Q&A: How today is — and isn't — like the Great Depression

McClatchy NewspapersMarch 9, 2009 

WASHINGTON — When President Barack Obama nominated Christina Romer to head the White House Council of Economic Advisers, he picked one of the world's foremost academic experts on the Great Depression. Now she's busily trying to prevent the very circumstances that she's spent much of her adult life studying.

The National Bureau of Economic Research, to which Romer belonged until recently, is the official arbiter of the beginning and end of recessions, generally defined as two successive quarters of contraction in economic activity.

There's no similar textbook definition for an economic "depression." It's generally shorthanded as a greater than 10 percent contraction in economic activity over a period of 12 months or more.

In a lively address and forum Monday at the center-left Brookings Institution, the former economics professor at the University of California-Berkeley drew some eerie parallels between the Depression era and today. She also highlighted some very important distinctions.

Here's some of what she said, edited into a question-and-answer format.

Q: Are we nearing a shift from recession to depression?

A: Friday's employment report showed the unemployment in the United States has reached 8.1 percent — a terrible number that signifies a devastating tragedy for millions of American families. But, at its worst, unemployment in the 1930s reached nearly 25 percent. And that quarter of American workers had painfully few of the social safety nets that today help families maintain at least the essentials of life during unemployment.

Q: What does today have in common with the Depression era?

A: Most obviously, like the Great Depression, today's downturn had its fundamental cause in the decline in asset prices and the failure or near-failure of financial institutions. In 1929, the collapse and extreme volatility of stock prices led consumers and firms to simply stop spending. In the recent episode, the collapse of housing prices and stock prices has reduced wealth and shaken confidence, and has led to a sharp rise in the saving rate as consumers have hunkered down in the face of greatly reduced and much more uncertain wealth.

Q: Any other similarities?

A: Another parallel is the worldwide nature of the decline. A key feature of the Great Depression was that virtually every industrial country experienced a severe contraction in production and a terrible rise in unemployment. This past year, there was hope that the current downturn might be mainly an American experience, and so world demand could remain high and perhaps help us through. However, during the past few months, we have realized that this hope was a false one.

Q: You've written that fiscal policy didn't end the Great Depression. Does that mean you don't think it won't work now?

A: Nothing could be further from the truth.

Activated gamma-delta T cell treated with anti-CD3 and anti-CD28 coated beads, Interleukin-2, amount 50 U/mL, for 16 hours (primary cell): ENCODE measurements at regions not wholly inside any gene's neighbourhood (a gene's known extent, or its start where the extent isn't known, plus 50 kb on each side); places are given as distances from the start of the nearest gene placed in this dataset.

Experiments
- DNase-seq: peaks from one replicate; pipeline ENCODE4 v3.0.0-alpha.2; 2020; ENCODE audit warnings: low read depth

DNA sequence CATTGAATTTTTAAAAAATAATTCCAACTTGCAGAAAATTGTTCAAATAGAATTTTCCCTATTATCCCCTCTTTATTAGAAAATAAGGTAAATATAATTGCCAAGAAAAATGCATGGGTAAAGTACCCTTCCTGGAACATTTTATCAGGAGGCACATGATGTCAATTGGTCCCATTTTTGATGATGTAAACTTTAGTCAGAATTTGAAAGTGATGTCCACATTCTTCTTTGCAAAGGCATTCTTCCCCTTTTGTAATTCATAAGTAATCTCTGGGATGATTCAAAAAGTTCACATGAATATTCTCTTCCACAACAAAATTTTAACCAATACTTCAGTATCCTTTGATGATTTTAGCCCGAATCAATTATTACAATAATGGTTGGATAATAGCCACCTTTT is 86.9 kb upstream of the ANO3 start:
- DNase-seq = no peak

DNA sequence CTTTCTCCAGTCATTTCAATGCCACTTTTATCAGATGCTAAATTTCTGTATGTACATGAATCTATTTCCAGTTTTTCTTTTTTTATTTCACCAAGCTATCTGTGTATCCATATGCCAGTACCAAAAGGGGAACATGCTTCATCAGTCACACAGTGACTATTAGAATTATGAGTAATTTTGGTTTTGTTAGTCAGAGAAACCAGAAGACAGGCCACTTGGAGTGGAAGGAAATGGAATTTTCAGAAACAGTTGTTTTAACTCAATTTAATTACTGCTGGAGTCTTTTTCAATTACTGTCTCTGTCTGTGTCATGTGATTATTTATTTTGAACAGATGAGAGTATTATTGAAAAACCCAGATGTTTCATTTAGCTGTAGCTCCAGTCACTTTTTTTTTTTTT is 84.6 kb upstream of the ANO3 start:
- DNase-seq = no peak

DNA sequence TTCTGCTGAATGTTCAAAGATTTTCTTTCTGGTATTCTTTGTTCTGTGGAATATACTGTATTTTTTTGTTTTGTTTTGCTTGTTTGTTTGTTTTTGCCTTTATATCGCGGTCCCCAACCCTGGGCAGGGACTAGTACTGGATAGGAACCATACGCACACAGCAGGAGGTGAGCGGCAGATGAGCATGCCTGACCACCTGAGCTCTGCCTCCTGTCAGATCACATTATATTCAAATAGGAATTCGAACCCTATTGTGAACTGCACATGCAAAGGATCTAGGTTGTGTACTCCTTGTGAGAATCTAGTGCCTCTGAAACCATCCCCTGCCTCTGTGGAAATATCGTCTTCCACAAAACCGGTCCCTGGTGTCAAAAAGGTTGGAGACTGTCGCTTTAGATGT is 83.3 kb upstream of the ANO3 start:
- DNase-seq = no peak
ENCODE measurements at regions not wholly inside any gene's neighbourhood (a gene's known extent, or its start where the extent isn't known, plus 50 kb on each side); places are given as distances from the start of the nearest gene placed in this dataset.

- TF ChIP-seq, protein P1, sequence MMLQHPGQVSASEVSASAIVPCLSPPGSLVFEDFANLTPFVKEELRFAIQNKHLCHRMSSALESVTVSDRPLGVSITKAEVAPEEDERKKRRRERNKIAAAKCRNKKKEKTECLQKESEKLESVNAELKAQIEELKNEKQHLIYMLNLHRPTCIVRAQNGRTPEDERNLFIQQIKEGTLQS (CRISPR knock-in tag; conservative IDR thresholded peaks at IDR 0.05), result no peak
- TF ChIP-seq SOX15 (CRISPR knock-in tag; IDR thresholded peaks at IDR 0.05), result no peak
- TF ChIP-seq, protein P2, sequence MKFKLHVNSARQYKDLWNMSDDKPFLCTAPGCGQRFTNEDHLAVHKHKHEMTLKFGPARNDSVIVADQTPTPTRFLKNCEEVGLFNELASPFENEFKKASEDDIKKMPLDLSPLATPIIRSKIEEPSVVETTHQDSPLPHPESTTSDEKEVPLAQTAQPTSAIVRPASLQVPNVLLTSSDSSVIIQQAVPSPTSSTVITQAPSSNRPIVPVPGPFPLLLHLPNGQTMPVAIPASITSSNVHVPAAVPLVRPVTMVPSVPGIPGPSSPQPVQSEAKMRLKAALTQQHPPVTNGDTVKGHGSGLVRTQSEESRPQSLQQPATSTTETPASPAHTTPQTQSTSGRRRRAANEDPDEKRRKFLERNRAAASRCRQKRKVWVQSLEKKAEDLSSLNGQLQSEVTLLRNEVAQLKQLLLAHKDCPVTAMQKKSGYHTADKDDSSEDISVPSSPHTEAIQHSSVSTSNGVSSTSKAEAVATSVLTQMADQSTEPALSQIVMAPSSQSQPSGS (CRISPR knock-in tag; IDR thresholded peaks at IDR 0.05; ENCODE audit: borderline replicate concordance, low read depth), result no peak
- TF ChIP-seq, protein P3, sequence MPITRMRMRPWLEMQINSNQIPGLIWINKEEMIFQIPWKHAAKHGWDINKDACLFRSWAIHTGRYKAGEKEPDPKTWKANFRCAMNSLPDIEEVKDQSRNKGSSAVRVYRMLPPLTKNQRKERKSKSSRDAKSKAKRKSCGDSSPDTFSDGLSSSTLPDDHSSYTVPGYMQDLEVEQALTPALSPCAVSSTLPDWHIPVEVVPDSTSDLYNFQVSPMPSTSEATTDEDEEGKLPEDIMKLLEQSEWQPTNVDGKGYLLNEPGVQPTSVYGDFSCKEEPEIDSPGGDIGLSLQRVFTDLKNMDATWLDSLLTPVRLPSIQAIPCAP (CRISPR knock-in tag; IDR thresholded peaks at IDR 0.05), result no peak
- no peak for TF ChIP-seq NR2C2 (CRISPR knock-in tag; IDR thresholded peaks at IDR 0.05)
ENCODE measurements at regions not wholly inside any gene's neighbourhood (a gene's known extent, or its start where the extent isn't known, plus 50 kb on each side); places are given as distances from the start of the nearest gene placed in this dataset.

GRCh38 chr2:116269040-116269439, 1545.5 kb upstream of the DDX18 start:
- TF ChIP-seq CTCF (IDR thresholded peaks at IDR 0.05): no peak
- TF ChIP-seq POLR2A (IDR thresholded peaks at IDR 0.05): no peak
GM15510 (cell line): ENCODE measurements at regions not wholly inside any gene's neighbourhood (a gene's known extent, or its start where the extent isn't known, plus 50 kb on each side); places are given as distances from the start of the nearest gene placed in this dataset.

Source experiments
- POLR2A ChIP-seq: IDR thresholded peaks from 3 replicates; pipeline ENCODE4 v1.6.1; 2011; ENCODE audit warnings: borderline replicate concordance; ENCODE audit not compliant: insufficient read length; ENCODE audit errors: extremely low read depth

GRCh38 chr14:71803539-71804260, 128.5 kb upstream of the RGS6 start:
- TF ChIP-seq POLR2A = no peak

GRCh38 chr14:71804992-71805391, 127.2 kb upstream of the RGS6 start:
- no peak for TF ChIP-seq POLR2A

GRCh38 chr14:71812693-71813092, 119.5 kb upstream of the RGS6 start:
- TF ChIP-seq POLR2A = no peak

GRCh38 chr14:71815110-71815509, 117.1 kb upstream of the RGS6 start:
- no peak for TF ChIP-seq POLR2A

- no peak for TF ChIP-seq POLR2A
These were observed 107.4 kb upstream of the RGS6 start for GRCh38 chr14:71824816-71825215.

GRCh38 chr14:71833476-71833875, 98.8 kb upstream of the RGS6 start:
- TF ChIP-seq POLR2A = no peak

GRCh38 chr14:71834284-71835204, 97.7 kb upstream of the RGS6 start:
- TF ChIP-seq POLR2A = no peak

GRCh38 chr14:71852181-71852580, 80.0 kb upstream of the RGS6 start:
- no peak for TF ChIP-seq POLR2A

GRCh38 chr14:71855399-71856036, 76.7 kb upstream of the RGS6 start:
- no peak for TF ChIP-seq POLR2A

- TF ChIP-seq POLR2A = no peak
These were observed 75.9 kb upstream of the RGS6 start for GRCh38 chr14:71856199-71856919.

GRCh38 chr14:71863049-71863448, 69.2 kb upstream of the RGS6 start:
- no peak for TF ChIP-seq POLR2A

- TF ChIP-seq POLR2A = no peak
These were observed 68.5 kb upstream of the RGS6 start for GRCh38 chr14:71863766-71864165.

Q: But you've said that President Franklin D. Roosevelt's spending didn't end the Great Depression?

A: The key fact is that while Roosevelt's fiscal actions were a bold break from the past, they were nevertheless small relative to the size of the problem. When Roosevelt took office in 1933, real GDP (gross domestic product) was more than 30 percent below its normal trend line. For comparison, the U.S. economy (today) is somewhere between 5 percent and 10 percent below trend.

Q: So what does that mean for today?

A: This is a lesson the administration has taken to heart. The American Recovery and Reinvestment Act, passed less than 30 days after the inauguration, is simply the biggest and boldest countercyclical fiscal action in history. The nearly $800 billion fiscal stimulus is divided roughly equally between tax cuts, direct government investment spending, and aid to the states and people directly hurt by the recession.

Q: Any other lessons learned from the Depression?

A: Despite the devastating loss of wealth, chaos in our financial markets, and a loss of confidence so great that it nearly destroyed Americans' fundamental faith in capitalism, the economy came back. Indeed, the growth between 1933 and 1937 was the highest we have ever experienced outside of wartime.

Q: So once things turn around, they could really turn around?

A: This fact should give Americans hope. We are starting from a position far stronger than our parents and grandparents were in 1933. And the policy response has been fast, bold, and well-conceived.

Q: Today's financial system is so much more sophisticated and complex than the 1930s. Doesn't this limit the application of lessons learned from the Depression era?

A: This is the kind of situation and the kind of instruments . . . (that) are just infinitely more complicated, and that's part of why this is hard. It's part of why coming up with a Financial Stabilization Plan is not a one-week thing and it's a monumental task . . . All of the modern innovations, we know they are a complicating factor . . . and one I think we will just power through.

Q: During the Depression, FDR didn't try to deal with health care and tax carbon emissions. How can you push these now amid crisis?

A: President (Barack) Obama at the health care summit that we had (last week) . . . got exactly the same question. . . . The first thing he said is how can we not? We know that it's going to bankrupt the government. It's going to bankrupt businesses. It's going to bankrupt households. We just have to deal with it. And then you say, why do it now, can't we do it next year? And his response was we didn't do it in peacetime, we didn't do it in prosperity, we didn't do it in wartime. When are we going to do it? . . . A bit of me says maybe the middle of the crisis is the right time as we are all focused on the economy.

ON THE WEB

Romer's prepared remarks

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